29er fork rake and geometry.
Al, ridden twice in anger. First time mostly flatish/rockyish tracks, which l was surprised how comfortable it was for a rigid bike. Second ride last night was regular off road route done on fs or ht. It was enjoyable in places,but sometimes just didnt feel right, although again considering it’s rigid, some of the more demanding downhill sections were ok. Feels a bit too pushed forward. Have got a shorter stem to try, but am wondering if longer forks with bigger rake would help more. Was going to get an lnbred 29er to replace my 853 lnbred, but got the Kona ‘cos it was £100 cheaper. Now they’re £60 off,can’t help thinking l should get one, as l’m assuming geometry would be better.Posted 5 years ago
Rake is an angle – offset is measured in mm
If it rides OK fine. IMO in theory the offset shuld be different for a 29r but brant for one said IIRC tht the difference was not worth worrying about.
Of course the amount of offest you need depends on the head angle ‘cos what its doing is altering the amount of trail you have
the stem will make no difference to the steering geometry
Posted 5 years ago
In the bicycle world the two are often confused and “rake” used when “offset” is what is really meant.
Rake is the steering head angle, offset is the distance the wheel spindle is carried ahead of the steering head but for some reason in the bicycle world this has got muddled.Posted 5 years ago
Previous discussion on this herePosted 5 years ago
cynic-al – Member
I’ve never head of head angle being called rake, only offset.
Well think about it – rake as a word refers to an angle or slope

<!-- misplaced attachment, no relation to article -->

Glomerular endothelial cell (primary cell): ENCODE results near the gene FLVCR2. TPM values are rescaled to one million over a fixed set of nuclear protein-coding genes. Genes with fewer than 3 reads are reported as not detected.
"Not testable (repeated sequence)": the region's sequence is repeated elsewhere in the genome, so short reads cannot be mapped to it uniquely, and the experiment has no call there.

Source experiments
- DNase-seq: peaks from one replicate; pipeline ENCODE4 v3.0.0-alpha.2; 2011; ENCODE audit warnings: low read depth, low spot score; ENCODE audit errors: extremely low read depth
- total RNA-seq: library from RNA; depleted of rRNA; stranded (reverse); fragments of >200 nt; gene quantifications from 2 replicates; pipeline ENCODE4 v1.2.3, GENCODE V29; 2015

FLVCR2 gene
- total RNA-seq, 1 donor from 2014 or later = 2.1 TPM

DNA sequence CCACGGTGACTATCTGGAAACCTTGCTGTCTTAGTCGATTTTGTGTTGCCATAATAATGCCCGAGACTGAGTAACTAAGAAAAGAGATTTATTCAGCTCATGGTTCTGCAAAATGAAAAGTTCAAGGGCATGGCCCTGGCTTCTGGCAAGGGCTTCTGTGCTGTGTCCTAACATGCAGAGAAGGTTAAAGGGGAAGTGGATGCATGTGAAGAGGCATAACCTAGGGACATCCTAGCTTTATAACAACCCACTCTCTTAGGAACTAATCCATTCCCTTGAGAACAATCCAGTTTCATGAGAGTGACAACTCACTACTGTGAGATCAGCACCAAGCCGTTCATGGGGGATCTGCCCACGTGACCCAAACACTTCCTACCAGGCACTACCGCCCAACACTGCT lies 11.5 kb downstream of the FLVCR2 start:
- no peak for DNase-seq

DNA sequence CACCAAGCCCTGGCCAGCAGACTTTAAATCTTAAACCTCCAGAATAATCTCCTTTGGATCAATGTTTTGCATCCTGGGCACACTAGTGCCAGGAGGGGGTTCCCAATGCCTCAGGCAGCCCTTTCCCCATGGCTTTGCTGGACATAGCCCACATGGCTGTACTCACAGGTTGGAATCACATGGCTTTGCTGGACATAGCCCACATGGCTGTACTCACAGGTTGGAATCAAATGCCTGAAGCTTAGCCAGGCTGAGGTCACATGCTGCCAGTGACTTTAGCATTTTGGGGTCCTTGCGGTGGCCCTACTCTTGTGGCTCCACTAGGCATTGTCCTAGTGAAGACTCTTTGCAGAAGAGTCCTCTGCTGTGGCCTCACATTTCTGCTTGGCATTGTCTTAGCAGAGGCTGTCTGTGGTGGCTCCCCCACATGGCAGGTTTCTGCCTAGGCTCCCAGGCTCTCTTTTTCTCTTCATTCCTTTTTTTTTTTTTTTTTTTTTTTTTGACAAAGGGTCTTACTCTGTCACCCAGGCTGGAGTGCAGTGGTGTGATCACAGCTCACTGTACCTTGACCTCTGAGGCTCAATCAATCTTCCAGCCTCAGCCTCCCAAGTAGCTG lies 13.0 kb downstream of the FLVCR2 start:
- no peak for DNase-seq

to incline from the vertical, as a mast, or from the horizontal.
inclination or slope away from the perpendicular or the horizontal.
I don’t know why its used / confused like this in the bicycle world but it is. far better to refer to steering angle, offset and trail to avoid confusion.
Posted 5 years agoclubberMember
Rake in the bike world is not the same as rake in the motor bike world. You can argue all you like about which is technically right but we’re talking bikes and for bikes, it’s what’s shown in cooie’s pic.
As TJ said using the term ‘offset’ is much less likely to be confused if you’re talking to someone who also rides motorbikes.Posted 5 years ago
As I say its a bit of confusion thus referring to steering head angle, offset and trail and not using the term rake would helpPosted 5 years agoclubberMember
You’ll get used to the geometry on older 29ers but for me, the latest designs are the difference between bikes that handle ok but to me at least didn’t feel great on twist stuff to bikes that essentially handle as well as any other (26″) bike.
IIRC original 29er forks were 38mm offset while the newer designs are 45ishmm (and Gary Fisher/Trek G2 is 51mm)Posted 5 years agojamesoSubscriber
Basically there’s more offset on many newer 29er forks (around 45-52mm) to account for a slacker HA (eg 70-71 ish compared to early 71.5~72 degree bikes) that avoids your weight being too far fwd or the front-centre being too short compared to the often-long rear centre, a common complaint of early 29ers. More offset also keeps trail from getting too long on bikes with a slacker HA.
But there’s no solid reason in this since a bit slacker-still HA with less fork offset (around 40-45mm) gives a similar trail figure and similar relationship between bar, BB and front axle. ie What comes first, offset, trail or HA? )
41mm rake can still work fine, if you wanted less trail (lighter steering at expense of some stability) just add a longer-offset fork. Maybe not on a 2006 29er, i guess the HA’s closer to 72 than 70?
There’s sod all wrong with a 72 HA / low offset fork on a 29er BTW, there’s many being ridden and well-rated now with that kind of front end. So your current set-up may well be fine, just down to whether it’s ok for you or not.Posted 5 years ago
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